Blunt, creative spectacles that captivate by virtue of bright colors, moving parts, and sheer scale often lack these more redeeming characteristics of art. One does not attend (or erect) a theme park with the intention of personal or societal growth, but for entertainment. Many of the 2009 ArtPrize entries operate on this level - they are rooted firmly in the familiar and presume our desire for nothing more than action movies and amusement parks. Art and entertainment are often, easily, and sometimes effectively conflated. But is presenting art as entertainment the mission of ArtPrize?
Several artists responsible for the “entertainment” in this year’s competition have readily admitted to employing spectacle as a strategy to capture the public attention and vote, working big and adopting popular, unchallenging subject matter. “After all”, one was overheard to say at Friday night’s Battle for the Top 10, “this is a popular vote, so we wanted to make something big and fun.”
If one pauses to fully consider that sentiment, one may begin to see why and how this particular model for an art-centered event can so effectively break down the quality of art/culture and the discourse surrounding it. It is valuable, even imperative, that art production flourish outside the arena of capitalism in order to contribute freely to the intellectual and spiritual growth of our citizenry. Competitions structured as the 2009 ArtPrize has been structured serve (unintentionally) to further disenfranchise those artists working outside the sphere of populist appeal and the marketplace.
As long as the arts are viewed and applied as fuel in the economic engine, their value will be assessed thusly*. Art ideally teaches qualitative assessment skills, and yet so many of the measures for assessing the success of ArtPrize have been quantifiable: The number of voters, votes, gallery patrons, contest participants, restaurant profits, etc.
*(This is the unfortunate blowback of Richard Florida’s research. If you don’t know him, look him up.)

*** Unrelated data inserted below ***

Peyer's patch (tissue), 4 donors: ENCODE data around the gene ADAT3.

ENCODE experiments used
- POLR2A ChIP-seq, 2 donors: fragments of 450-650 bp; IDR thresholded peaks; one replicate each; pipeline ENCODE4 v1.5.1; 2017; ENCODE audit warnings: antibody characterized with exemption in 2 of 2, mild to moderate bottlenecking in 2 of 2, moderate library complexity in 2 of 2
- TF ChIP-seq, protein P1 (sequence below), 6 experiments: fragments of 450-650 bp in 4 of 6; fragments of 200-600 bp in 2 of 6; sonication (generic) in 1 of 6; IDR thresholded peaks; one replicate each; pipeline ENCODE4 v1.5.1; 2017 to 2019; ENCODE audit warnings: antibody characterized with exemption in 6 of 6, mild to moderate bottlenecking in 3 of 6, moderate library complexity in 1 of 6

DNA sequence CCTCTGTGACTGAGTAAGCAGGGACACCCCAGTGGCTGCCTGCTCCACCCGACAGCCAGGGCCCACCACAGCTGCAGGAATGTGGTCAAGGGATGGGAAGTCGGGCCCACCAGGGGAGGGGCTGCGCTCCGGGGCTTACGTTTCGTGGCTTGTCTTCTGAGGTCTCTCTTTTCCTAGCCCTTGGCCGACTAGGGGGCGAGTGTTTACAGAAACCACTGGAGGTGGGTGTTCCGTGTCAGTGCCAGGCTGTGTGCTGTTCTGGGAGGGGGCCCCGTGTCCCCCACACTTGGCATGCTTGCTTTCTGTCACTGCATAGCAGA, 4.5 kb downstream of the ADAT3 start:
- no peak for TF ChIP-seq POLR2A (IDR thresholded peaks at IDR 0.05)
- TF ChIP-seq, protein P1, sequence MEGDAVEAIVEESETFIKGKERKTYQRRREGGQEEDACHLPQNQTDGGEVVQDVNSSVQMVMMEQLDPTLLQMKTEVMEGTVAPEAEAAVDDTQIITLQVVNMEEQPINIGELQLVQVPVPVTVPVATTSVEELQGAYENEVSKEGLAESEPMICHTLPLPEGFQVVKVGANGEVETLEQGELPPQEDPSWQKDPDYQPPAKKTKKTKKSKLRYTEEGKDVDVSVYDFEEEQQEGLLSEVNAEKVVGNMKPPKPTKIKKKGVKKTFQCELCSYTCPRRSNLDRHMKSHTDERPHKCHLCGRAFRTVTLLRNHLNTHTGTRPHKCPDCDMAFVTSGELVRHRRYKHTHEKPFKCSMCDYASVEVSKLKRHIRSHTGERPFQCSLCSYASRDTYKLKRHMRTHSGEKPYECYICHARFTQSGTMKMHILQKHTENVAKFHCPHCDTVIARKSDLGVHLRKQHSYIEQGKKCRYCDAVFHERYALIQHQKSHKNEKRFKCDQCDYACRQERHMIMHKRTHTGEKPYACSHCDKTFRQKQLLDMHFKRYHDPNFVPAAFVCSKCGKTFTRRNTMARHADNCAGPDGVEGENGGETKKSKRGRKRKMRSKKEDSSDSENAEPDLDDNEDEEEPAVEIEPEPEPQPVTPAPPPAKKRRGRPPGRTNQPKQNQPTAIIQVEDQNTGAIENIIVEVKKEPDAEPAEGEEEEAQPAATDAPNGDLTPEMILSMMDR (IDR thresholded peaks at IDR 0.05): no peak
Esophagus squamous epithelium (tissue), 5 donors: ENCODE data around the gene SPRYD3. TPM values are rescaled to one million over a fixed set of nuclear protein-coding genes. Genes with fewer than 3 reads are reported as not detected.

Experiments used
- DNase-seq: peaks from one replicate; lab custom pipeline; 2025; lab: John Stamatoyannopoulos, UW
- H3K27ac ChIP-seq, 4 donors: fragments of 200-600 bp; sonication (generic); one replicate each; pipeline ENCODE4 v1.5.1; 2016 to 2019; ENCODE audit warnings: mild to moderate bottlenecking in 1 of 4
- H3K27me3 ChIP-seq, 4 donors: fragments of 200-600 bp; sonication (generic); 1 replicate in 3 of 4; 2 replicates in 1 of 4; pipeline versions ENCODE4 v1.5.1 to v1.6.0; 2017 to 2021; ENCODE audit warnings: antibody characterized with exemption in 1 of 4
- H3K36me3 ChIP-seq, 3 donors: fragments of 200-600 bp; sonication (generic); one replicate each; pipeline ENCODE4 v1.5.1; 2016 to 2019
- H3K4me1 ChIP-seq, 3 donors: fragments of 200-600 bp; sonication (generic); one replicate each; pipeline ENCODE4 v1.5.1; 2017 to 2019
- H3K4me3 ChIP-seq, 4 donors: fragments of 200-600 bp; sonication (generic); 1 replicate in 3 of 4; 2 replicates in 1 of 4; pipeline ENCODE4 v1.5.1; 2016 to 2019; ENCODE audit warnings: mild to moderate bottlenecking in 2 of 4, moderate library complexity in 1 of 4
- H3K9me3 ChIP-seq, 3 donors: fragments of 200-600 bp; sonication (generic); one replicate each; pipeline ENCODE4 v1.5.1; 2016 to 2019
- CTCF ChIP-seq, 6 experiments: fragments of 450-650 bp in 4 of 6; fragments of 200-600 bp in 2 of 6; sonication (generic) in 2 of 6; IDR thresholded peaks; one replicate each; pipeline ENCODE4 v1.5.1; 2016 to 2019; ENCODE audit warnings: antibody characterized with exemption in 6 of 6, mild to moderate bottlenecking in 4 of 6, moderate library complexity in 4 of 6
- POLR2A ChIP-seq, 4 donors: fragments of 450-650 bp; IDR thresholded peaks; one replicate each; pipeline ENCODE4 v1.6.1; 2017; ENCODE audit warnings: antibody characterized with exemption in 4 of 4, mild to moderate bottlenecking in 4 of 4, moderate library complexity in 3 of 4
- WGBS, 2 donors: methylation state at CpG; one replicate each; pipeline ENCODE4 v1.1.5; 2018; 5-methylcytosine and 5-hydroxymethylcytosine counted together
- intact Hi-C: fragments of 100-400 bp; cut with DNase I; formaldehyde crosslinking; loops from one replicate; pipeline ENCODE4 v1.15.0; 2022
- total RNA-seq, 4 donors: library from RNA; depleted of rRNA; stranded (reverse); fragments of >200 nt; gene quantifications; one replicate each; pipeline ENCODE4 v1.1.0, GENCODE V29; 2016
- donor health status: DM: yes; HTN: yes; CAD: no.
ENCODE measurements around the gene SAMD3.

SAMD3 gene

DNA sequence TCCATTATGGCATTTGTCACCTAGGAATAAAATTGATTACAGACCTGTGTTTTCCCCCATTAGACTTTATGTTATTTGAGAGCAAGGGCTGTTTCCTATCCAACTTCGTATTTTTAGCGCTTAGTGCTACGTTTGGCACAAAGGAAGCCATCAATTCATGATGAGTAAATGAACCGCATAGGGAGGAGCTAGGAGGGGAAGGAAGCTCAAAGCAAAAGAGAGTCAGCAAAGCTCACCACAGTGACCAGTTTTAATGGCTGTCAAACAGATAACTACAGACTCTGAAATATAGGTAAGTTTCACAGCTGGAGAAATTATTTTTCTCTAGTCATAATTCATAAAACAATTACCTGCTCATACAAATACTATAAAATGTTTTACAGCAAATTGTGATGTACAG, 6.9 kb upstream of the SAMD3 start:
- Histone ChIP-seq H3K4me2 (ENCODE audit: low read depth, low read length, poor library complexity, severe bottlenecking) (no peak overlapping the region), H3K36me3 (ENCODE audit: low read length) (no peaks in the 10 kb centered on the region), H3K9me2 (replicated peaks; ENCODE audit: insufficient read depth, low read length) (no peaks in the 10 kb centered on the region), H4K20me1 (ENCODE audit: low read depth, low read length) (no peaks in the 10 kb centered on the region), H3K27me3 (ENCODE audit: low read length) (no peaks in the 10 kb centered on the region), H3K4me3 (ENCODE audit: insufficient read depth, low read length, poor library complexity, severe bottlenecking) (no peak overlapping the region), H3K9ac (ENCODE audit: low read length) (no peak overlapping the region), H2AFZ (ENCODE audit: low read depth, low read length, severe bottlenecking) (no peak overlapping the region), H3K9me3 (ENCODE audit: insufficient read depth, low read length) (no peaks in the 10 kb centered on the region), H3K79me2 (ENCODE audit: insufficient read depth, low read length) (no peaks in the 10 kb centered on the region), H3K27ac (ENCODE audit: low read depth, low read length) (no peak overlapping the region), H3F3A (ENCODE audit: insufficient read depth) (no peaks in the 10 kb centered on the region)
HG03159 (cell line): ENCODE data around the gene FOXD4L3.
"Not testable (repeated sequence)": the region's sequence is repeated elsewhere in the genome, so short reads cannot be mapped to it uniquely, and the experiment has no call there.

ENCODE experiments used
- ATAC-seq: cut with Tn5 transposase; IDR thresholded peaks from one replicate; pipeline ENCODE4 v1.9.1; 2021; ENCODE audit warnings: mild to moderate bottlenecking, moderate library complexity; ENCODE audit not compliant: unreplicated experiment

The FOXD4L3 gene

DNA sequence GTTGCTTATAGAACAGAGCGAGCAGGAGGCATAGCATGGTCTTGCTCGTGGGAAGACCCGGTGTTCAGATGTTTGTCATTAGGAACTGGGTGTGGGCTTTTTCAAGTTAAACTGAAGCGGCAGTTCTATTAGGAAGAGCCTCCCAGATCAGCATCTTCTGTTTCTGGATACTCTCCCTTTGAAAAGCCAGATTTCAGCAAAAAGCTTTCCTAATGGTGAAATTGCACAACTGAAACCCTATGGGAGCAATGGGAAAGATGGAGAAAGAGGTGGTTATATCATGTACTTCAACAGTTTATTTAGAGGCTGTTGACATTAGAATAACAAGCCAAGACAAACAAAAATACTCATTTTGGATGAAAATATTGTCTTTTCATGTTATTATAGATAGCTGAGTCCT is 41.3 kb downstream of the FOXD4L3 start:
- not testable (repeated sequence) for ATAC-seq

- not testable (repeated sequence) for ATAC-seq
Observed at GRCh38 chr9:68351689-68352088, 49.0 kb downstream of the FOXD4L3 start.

As an artist, educator, and citizen of Grand Rapids, I support all initiatives to reboot the conversation between artists and audiences, and ask simply that we continue to question this particular mechanism.
As future iterations of ArtPrize transpire, I hope that a structure is realized that places less emphasis on the competition/prize and successfully incorporates more opportunities for (adult) art education and moderated public critiques of the exhibited work. In Kendall’s Lunchbox Series – an aspect of ArtPrize that respectfully showcases the expertise and scholarship of the field – both content and discussion have veered toward the social experiment, rather than the actual exhibitors. I believe the real teaching/learning opportunities reside within the art itself.
The education day for area students, K-12, the audio guides, and the tutorial on contemporary art included in the preview party at the Old Federal Building have all been exemplary programming. But the UICA staff cannot - should not - do it all.
With respect to the conversation that happens inside this structure, arts professionals need to clearly understand the (non-monetary) value of what they do, develop an effective vocabulary with which to address “fans” and detractors alike, and (learn to) lead in efforts to inform our democracy, through reasonable, respectful discourse. The first language of artists and non-artists alike should be empathy. Embrace it or not, ArtPrize is now here, and has left us little room to hide behind our cynicism and doubts.